Dramas inspired by real-life events are the ones to watch this weekend. In the latest episode of Made in Hollywood, we speak to the people who helped bring to the big screen inspiring stories.
Aaron Eckhart tells us that “My All-American” isn’t just another sports movie. “This is about people, humanity and adversity,” the actor who portrays University of Texas football coach Darrell Royal.
In the drama he recruits athlete Freddie Steinmark, played by Finn Wittrock, who won a national championship with the Texas Longhorns in 1969 while playing on a painful leg in what was dubbed the “Game of the Century.” One week later Steinmark’s leg was amputated above the hip after X-rays revealed a bone tumor above his left knee.
Eckhart says honoring Steinmark’s legacy was “scary” and a “big responsibility.” The film is adapted from the memoir “Courage Beyond the Game: The Freddie Steinmark Story.”
It was only five years ago in 2010 that the world watched an international rescue effort of 33 Chilean miners trapped – seemingly buried alive – 200 stories below ground after an explosion and collapse of a gold and copper mine.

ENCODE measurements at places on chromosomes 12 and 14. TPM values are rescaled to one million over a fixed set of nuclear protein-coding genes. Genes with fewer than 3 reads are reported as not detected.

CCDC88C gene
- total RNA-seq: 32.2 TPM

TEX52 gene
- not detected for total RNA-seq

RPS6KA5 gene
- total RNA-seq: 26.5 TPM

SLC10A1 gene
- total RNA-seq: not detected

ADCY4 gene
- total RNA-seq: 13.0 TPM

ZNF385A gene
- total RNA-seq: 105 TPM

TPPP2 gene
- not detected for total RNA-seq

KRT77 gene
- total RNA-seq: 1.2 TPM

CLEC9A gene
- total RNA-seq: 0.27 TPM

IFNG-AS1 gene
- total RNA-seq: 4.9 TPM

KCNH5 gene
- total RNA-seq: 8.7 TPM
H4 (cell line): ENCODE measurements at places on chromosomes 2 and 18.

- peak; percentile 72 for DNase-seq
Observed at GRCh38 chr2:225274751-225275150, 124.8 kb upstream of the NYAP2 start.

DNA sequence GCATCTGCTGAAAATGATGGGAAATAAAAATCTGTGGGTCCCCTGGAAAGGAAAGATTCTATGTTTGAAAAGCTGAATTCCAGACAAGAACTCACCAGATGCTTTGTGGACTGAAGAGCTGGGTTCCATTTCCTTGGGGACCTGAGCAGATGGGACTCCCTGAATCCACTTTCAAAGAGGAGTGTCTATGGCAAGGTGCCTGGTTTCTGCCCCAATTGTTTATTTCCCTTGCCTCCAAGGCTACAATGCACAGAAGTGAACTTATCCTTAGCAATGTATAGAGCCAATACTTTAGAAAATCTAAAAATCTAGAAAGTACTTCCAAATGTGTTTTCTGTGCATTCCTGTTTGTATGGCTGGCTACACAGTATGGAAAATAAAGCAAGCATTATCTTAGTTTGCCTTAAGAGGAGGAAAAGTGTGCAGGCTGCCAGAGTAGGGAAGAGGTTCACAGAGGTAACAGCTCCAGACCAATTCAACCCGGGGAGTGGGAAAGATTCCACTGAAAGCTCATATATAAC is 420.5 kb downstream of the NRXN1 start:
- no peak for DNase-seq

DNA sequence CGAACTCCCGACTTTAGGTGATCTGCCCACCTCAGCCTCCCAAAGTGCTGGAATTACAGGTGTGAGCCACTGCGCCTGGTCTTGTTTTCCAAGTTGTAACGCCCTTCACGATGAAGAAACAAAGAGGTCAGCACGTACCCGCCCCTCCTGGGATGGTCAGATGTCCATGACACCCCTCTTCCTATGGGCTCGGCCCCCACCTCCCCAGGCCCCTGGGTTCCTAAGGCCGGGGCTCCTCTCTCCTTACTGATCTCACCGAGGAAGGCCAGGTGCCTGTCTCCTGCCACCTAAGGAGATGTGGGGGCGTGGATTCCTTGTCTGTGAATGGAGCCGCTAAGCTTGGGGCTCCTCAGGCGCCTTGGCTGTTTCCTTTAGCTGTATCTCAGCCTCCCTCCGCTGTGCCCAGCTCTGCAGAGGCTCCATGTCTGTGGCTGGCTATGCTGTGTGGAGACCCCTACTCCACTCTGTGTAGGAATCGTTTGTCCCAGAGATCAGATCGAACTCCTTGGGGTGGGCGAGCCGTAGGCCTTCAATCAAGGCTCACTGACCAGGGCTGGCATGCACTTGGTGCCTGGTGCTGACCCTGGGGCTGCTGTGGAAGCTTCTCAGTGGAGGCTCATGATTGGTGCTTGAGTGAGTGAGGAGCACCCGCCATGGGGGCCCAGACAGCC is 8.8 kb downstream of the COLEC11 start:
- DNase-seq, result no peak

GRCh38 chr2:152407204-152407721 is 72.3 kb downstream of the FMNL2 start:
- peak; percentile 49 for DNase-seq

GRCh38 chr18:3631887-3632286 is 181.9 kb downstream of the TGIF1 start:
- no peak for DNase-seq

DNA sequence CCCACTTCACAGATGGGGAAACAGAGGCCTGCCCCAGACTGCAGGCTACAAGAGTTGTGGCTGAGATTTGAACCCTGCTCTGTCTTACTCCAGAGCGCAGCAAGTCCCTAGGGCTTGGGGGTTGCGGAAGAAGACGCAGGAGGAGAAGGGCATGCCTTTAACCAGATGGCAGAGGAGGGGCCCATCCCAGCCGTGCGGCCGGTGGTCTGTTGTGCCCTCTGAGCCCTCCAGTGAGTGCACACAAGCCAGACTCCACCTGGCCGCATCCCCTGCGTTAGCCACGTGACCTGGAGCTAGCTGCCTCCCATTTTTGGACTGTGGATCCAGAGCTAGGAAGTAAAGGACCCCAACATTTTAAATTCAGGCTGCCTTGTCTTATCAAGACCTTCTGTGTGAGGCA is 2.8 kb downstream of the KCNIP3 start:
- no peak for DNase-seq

The drama, politics and desperation surrounding the catastrophe that lasted 69 days comes to the big screen in “The 33,” starring Antonio Banderas, Rodrigo Santoro, Juliette Binoche, James Brolin, and Lou Diamond Phillips. “It was a tough environment to work in,” Banderas, who plays rescued miner Mario Sepulveda, tells Made in Hollywood of the filming conditions to re-create the disaster. “We were breathing methane glass.” The star adds that he shouldn’t “complain” because, unlike the real miners, he got to go home at night. “It’s the life of millions of miners around the world.”
The Pulitzer Prize-winning Boston Globe reporting team who exposed the Catholic Church’s past sex abuse cover-ups were surprised to learn that the scandal would be brought to life in the Oscar-buzzed “Spotlight.”
“We never thought it could be an interesting movie,” journalist Sacha Pfeiffer, sitting alongside her former teams, tells Made in Hollywood. She calls it “a lovely tribute to journalism.”
In the film she’s played by Rachel McAdams, who stars opposite Michael Keaton, Liev Schreiber, Mark Ruffalo, John Slattery and Brian d’Arcy James. Pfeiffer said it was a “surreal” experience to have the star-studded cast invest so much effort into their performance. “Dinners, walks, talks, emails, phone calls—visiting our homes,” she said of their research. “Many of them never played a real person before and they viewed that as an acting challenge.”
“My All-American,” “The 33” and “Spotlight” are in theaters now.